So, does MSHA training expire? Yes, but the rules change depending on your specific situation.
One Last Thing
It’s essential to accurately complete your certificates and hold on to your training records, especially your New Miner certificate. There have been instances where contractors lost their New Miner certificate and were forced to completely retake their 24 hour training. For MSHA the proof is always in the paperwork. You can ensure your paperwork and company are MSHA compliant by downloading the Contractor Success Kit. This free Ebook walks you through the MSHA compliance step-by-step to make sure you’re protected.
Need more MSHA compliance info? Download our free Contractor Success Ebook.
Standard Operating Procedures
It’s the worst-case scenario. Someone has been injured at a job and your employees need help. But you’re working a mine on this job; a mine with multiple locations, different addresses with the same name and no Standard Operating Procedures to guide you.
Your workers have 911 on the line, ready to help. But they don’t know which site they’re on or how to get to their location. They have an injured man’s rescue at their beck and call but no way to help.
Sound far-fetched? This would never happen at one of your jobs? This unfortunate event happened to one of my contracting clients. 2 of their employees had 911 on the line. But instead of being able to assist in his rescue, they witnessed a man die of a heart attack right in front of them.
What could these contractors have done to prevent this tragedy? They needed directions to their location of the physical address of the mine site to get help from Emergency Services. Anyone in the company could have easily gotten this information by asking a few simple questions before they started work.
Is using a map app on your smart phone an option? That’s a risk I’m not willing to take. Many mines are in extremely remote areas. Reception can be spotty or non-existent. Why chance it when you can easily avoid a tragedy by asking 1 question?
Can’t 911 just track your phone’s GPS location like in a TV crime show? No, there are Federal privacy laws in place that prevent Emergency Response from accessing GPS information. If you can’t articulate your location, there’s nothing a 911 operator can do.
One advantage these contractors had was cell phone reception. But what if they didn’t? Would they have known where to get a signal? Or have another form of communication available like a CB radio?
Standard Operating Procedures, or SOPs, are a safety net in place for that worst-case scenario. So I need to ask; do you have standard operating procedures in place for your mine jobs? Do you have emergency procedures for each mine you service?
If you don’t you’re not alone. But these simple procedures on a checklist can save a life.
What are the standard operating procedures your company must have in place? I’ve designed a 3 page standard operating procedure template checklist available as a free download as part of our Contractor Success Kit.
There may be procedures that don’t apply to your company and that’s ok. This checklist is meant to be a starting point, a framework to build on. Designing standard operating procedures is about asking the right questions so you can be prepared if something does go wrong.
The worst-case scenarios may never happen, and we hope they never do. But if a tragedy does occur and you’re in a position to make a difference, don’t you want to be ready? You can. All it takes is a little time and thought to implement standard operating procedures at your company today.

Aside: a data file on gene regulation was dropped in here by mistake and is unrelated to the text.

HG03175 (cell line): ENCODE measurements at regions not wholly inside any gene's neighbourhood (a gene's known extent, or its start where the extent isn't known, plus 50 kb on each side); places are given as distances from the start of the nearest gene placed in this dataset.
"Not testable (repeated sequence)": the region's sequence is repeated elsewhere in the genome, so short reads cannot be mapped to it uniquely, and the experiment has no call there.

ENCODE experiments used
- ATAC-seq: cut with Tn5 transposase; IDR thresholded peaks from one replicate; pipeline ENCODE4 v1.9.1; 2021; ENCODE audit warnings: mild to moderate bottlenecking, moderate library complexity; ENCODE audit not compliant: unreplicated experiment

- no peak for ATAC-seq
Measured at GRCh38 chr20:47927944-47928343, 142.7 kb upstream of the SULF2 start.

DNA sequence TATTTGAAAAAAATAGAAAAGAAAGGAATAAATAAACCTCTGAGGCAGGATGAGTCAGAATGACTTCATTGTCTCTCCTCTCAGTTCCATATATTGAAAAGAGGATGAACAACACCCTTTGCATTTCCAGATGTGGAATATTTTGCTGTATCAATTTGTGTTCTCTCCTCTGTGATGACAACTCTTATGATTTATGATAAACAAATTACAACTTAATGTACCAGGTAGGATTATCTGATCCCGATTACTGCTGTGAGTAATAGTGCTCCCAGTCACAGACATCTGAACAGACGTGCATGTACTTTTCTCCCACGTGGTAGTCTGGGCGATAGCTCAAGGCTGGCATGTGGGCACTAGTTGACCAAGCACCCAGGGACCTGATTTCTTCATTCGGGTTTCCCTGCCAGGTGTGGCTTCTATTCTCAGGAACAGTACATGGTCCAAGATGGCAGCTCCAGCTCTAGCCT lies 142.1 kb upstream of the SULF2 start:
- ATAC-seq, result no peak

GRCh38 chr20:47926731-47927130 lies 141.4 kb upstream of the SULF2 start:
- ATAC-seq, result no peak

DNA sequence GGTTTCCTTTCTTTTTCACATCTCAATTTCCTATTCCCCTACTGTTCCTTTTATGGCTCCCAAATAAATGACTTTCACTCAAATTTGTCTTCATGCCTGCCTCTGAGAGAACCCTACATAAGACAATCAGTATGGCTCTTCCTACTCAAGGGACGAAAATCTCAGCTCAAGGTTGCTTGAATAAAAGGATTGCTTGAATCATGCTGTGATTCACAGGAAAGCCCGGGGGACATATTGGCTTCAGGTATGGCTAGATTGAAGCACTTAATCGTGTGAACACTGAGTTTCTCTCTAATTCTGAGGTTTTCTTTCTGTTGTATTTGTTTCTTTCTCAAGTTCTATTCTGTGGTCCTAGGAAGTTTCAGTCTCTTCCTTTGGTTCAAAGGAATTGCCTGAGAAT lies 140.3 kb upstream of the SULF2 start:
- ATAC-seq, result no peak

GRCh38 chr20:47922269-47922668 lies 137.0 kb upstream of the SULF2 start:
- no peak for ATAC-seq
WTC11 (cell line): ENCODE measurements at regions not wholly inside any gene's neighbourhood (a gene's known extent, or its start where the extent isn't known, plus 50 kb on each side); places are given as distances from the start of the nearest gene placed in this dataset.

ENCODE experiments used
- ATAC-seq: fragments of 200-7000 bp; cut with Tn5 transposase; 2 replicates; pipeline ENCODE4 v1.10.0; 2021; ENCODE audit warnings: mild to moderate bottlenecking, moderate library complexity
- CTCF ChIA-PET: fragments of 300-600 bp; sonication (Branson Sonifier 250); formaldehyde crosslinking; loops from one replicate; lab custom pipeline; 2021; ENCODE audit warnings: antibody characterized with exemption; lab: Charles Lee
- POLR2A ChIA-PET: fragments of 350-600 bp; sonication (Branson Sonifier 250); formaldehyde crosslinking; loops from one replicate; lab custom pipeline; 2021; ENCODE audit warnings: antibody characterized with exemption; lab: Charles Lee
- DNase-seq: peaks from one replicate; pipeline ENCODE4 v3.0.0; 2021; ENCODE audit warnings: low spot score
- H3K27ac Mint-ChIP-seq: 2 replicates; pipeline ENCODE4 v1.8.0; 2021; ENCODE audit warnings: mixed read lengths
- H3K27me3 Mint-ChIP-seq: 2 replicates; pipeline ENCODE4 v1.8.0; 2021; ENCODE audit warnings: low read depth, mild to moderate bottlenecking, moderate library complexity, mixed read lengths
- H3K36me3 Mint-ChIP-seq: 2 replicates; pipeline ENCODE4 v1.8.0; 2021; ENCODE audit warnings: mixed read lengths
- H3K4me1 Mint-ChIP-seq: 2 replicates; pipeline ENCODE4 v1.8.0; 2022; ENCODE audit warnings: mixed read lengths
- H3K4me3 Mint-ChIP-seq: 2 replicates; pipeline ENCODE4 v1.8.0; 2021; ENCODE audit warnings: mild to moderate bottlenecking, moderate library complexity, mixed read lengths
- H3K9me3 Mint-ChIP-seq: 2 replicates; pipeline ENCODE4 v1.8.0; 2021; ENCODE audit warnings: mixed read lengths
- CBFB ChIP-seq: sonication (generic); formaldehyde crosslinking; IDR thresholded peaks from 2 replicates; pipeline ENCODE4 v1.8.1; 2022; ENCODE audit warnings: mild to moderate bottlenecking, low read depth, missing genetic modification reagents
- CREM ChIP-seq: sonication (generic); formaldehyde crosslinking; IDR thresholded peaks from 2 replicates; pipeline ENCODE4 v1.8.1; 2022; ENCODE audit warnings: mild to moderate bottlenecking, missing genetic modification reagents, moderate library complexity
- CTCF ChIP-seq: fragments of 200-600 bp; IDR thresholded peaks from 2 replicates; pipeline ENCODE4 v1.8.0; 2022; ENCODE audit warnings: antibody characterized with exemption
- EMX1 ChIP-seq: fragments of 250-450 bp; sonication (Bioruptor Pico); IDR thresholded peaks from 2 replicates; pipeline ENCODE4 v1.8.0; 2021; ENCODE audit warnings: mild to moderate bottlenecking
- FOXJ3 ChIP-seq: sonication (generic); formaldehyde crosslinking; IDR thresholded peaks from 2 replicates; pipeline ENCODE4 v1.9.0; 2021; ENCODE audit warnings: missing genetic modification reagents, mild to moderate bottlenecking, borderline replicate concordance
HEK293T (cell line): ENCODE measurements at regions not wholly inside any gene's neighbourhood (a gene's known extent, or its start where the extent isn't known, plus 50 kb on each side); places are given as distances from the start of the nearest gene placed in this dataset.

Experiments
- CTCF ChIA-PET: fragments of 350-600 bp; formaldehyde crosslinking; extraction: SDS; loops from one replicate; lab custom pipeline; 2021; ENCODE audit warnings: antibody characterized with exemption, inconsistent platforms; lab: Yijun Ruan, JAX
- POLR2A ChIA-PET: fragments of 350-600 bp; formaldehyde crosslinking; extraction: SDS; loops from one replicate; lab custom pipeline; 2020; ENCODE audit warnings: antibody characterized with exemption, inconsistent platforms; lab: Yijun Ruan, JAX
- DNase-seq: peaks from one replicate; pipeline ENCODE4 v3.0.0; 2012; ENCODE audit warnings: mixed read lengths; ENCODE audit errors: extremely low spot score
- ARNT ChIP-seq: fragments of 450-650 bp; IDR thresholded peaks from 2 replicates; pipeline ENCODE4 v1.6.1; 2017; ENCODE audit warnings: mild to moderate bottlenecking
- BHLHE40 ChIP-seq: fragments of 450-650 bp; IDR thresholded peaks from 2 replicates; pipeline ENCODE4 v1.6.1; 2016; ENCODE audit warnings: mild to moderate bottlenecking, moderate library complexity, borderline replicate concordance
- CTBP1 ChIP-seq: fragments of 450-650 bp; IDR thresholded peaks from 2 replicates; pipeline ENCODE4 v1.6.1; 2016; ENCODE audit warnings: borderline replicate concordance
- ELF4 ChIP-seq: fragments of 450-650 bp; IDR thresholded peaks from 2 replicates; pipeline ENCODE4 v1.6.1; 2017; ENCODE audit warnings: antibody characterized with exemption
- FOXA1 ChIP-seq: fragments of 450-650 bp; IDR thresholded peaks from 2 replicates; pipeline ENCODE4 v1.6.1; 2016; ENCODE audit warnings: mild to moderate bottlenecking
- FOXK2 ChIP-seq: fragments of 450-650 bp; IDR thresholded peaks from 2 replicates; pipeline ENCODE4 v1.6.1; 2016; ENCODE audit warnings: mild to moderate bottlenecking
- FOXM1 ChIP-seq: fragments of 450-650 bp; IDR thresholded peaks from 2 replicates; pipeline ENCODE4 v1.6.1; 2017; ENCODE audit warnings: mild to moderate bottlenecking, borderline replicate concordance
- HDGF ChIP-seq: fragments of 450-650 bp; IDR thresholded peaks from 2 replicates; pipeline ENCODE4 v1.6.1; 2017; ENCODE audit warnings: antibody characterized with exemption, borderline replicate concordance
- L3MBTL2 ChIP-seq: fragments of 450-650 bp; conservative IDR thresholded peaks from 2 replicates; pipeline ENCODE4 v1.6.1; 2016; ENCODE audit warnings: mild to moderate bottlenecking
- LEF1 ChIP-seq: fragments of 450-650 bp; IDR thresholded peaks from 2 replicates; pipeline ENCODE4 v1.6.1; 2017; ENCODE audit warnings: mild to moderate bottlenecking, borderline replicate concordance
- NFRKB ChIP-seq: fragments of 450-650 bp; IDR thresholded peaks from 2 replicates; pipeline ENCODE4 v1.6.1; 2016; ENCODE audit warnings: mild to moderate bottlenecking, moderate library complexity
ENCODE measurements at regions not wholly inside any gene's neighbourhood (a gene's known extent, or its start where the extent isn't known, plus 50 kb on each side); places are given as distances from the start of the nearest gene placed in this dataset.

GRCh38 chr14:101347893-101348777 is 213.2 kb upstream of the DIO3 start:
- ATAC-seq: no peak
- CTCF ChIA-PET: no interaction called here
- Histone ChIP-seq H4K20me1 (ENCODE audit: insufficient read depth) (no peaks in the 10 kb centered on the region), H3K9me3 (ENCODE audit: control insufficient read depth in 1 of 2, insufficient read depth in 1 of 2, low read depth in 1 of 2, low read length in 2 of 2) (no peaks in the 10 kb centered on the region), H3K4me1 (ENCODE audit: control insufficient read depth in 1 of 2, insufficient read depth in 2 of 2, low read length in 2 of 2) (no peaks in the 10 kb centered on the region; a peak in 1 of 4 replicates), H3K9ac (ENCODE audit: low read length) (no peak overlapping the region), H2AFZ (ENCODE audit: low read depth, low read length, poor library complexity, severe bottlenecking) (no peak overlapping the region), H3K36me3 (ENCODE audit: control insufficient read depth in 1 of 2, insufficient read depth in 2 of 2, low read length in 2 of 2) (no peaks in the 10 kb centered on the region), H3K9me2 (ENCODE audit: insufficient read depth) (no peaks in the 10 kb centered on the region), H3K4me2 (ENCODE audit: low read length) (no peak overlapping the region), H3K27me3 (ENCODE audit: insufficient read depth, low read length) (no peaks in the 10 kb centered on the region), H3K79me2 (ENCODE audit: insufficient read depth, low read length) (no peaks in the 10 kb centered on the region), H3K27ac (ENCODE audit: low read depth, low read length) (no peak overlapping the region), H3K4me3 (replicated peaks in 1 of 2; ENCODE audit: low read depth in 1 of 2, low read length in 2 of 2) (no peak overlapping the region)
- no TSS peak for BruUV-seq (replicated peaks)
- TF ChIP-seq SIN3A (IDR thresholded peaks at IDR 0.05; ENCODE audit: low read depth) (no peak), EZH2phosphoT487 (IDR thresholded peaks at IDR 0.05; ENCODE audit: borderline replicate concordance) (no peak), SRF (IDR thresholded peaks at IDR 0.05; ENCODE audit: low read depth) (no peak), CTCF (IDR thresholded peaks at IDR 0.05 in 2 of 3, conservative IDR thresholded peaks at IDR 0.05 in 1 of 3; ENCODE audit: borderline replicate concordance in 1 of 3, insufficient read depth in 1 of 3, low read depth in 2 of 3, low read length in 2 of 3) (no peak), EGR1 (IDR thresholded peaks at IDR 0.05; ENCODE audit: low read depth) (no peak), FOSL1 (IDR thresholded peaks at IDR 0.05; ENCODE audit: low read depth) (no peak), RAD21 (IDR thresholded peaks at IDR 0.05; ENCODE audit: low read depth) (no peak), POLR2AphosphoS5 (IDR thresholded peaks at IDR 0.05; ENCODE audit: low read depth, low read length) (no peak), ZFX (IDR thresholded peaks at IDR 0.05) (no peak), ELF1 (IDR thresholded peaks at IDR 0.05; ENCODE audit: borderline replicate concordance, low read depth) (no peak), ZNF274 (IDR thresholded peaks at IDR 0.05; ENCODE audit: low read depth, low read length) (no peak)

Mining Truck Accidents Can Be Reduced
Have contractors or customers caused mining truck accidents or a near miss on your site? Are aggregate haulers climbing on their trucks at your mine? Do drivers outside their trucks pose a hazard at your mine? Do you have difficulty managing these outside truckers?
Following established rules and procedures is essential to reduce mining truck accidents and other unsafe incidents. These rules and procedures also apply to customers and contractors but are sometimes forgotten because these drivers are not on a mine as often as mine employees.
The Mine Safety Center has teamed up with CalCIMA to produce free materials to teach a few simple ways to stay safe on a mine. “The training materials include signs that will warn drivers of the most common customer truck hazards at mine sites,” said Mike Herges, safety manager at Graniterock and a co-chair of CalCIMA’s Safety & Health Committee. “We hope mine operators embrace these warning signs and they become the standard at all mines,” added Herges. The training materials include a video, postcard, and brochure that incorporate the warning and caution signs. They provide operators a variety of formats to reach drivers, brokers, and fleet managers.
Mine Safety Enforcement To Be “Beefed Up”
In the wake of five metal / non-metal fatalities in the last three weeks, including 3 on August 3rd, the Mine Safety and Health Administration, or MSHA, announced that inspectors will step up enforcement beginning next week.
During a hastily arranged conference call of stakeholders Wednesday, agency administrator Joe Main lamented the fact that, since October, 2014, 38 miners and 14 contractors have lost their lives at their workplaces.
During the call, MNM administrator Neal Merrifield said that 17 coal inspectors are being switched over to work in the MNM segment. Also, Merrifield has authorized the hiring of an additional 21 inspectors. MSHA also indicated that those mines found to not be following mine safety best practices associated with the standards found to have been relevant in the fatalities will be subject to impact inspections. At the call’s conclusion, Main said he realizes that many small mines are involved in the problem. This would indicate a heightened focus on “mom and pop” outfits.
In a letter to the mining community, MSHA’s Joe Main said, “To reverse this unacceptable trend, the Mine Safety and Health Administration is stepping up enforcement efforts and intensifying outreach and education throughout the country.”
- MSHA will increase the number of inspectors and inspections at metal/non-metal mines, beginning on 10/1. These will include “walk & talk” meetings with operators and miners.
- Heightened focus on smaller “mom and pop” mines
- MSHA emphasizes the need for thorough workplace exams each shift that are performed by experienced and trained examiners, per the recent program policy letter.
- Inspectors will be closely scrutinizing workplace exam paperwork.
- MSHA re-iterates the importance of safety and health programs, per Joe Main’s May 21 letter to the mining community.